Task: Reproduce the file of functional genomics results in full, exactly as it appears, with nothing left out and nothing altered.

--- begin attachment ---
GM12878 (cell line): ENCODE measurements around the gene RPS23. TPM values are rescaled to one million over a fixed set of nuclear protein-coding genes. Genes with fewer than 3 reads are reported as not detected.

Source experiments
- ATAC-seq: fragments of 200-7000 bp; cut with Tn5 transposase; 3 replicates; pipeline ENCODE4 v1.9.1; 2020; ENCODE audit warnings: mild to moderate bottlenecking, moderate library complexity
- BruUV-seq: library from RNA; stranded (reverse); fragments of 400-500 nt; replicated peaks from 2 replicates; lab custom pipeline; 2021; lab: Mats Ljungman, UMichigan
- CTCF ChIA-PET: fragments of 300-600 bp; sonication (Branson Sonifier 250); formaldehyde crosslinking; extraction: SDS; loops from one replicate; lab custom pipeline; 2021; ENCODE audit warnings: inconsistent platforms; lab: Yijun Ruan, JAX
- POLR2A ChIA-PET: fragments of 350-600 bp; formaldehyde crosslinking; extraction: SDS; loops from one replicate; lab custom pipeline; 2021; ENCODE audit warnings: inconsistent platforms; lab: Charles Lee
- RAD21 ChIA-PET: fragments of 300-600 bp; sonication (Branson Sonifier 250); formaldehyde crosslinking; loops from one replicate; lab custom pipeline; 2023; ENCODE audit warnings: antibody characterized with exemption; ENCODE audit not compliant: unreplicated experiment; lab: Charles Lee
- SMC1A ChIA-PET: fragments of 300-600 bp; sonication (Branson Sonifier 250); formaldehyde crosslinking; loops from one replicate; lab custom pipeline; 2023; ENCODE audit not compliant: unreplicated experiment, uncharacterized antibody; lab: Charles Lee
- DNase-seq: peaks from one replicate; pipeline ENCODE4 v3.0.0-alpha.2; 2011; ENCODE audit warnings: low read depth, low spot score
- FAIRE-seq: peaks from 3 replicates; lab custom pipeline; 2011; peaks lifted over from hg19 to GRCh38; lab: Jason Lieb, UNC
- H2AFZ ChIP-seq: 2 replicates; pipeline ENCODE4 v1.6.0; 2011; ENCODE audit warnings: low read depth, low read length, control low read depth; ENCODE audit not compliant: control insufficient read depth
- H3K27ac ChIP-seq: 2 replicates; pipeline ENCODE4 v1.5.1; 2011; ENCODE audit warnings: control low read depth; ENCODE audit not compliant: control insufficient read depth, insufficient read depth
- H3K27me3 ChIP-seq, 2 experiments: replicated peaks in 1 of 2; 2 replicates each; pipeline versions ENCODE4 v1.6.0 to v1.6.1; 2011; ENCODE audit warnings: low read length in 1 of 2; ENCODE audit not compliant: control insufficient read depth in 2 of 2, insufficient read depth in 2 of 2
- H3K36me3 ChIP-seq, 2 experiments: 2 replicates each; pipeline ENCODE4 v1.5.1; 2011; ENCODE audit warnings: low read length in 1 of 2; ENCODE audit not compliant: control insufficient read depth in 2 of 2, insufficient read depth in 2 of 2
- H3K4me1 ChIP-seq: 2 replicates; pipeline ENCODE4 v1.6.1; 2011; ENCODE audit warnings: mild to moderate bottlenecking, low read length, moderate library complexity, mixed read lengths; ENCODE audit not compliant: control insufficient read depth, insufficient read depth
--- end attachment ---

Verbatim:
GM12878 (cell line): ENCODE measurements around the gene RPS23. TPM values are rescaled to one million over a fixed set of nuclear protein-coding genes. Genes with fewer than 3 reads are reported as not detected.

Source experiments
- ATAC-seq: fragments of 200-7000 bp; cut with Tn5 transposase; 3 replicates; pipeline ENCODE4 v1.9.1; 2020; ENCODE audit warnings: mild to moderate bottlenecking, moderate library complexity
- BruUV-seq: library from RNA; stranded (reverse); fragments of 400-500 nt; replicated peaks from 2 replicates; lab custom pipeline; 2021; lab: Mats Ljungman, UMichigan
- CTCF ChIA-PET: fragments of 300-600 bp; sonication (Branson Sonifier 250); formaldehyde crosslinking; extraction: SDS; loops from one replicate; lab custom pipeline; 2021; ENCODE audit warnings: inconsistent platforms; lab: Yijun Ruan, JAX
- POLR2A ChIA-PET: fragments of 350-600 bp; formaldehyde crosslinking; extraction: SDS; loops from one replicate; lab custom pipeline; 2021; ENCODE audit warnings: inconsistent platforms; lab: Charles Lee
- RAD21 ChIA-PET: fragments of 300-600 bp; sonication (Branson Sonifier 250); formaldehyde crosslinking; loops from one replicate; lab custom pipeline; 2023; ENCODE audit warnings: antibody characterized with exemption; ENCODE audit not compliant: unreplicated experiment; lab: Charles Lee
- SMC1A ChIA-PET: fragments of 300-600 bp; sonication (Branson Sonifier 250); formaldehyde crosslinking; loops from one replicate; lab custom pipeline; 2023; ENCODE audit not compliant: unreplicated experiment, uncharacterized antibody; lab: Charles Lee
- DNase-seq: peaks from one replicate; pipeline ENCODE4 v3.0.0-alpha.2; 2011; ENCODE audit warnings: low read depth, low spot score
- FAIRE-seq: peaks from 3 replicates; lab custom pipeline; 2011; peaks lifted over from hg19 to GRCh38; lab: Jason Lieb, UNC
- H2AFZ ChIP-seq: 2 replicates; pipeline ENCODE4 v1.6.0; 2011; ENCODE audit warnings: low read depth, low read length, control low read depth; ENCODE audit not compliant: control insufficient read depth
- H3K27ac ChIP-seq: 2 replicates; pipeline ENCODE4 v1.5.1; 2011; ENCODE audit warnings: control low read depth; ENCODE audit not compliant: control insufficient read depth, insufficient read depth
- H3K27me3 ChIP-seq, 2 experiments: replicated peaks in 1 of 2; 2 replicates each; pipeline versions ENCODE4 v1.6.0 to v1.6.1; 2011; ENCODE audit warnings: low read length in 1 of 2; ENCODE audit not compliant: control insufficient read depth in 2 of 2, insufficient read depth in 2 of 2
- H3K36me3 ChIP-seq, 2 experiments: 2 replicates each; pipeline ENCODE4 v1.5.1; 2011; ENCODE audit warnings: low read length in 1 of 2; ENCODE audit not compliant: control insufficient read depth in 2 of 2, insufficient read depth in 2 of 2
- H3K4me1 ChIP-seq: 2 replicates; pipeline ENCODE4 v1.6.1; 2011; ENCODE audit warnings: mild to moderate bottlenecking, low read length, moderate library complexity, mixed read lengths; ENCODE audit not compliant: control insufficient read depth, insufficient read depth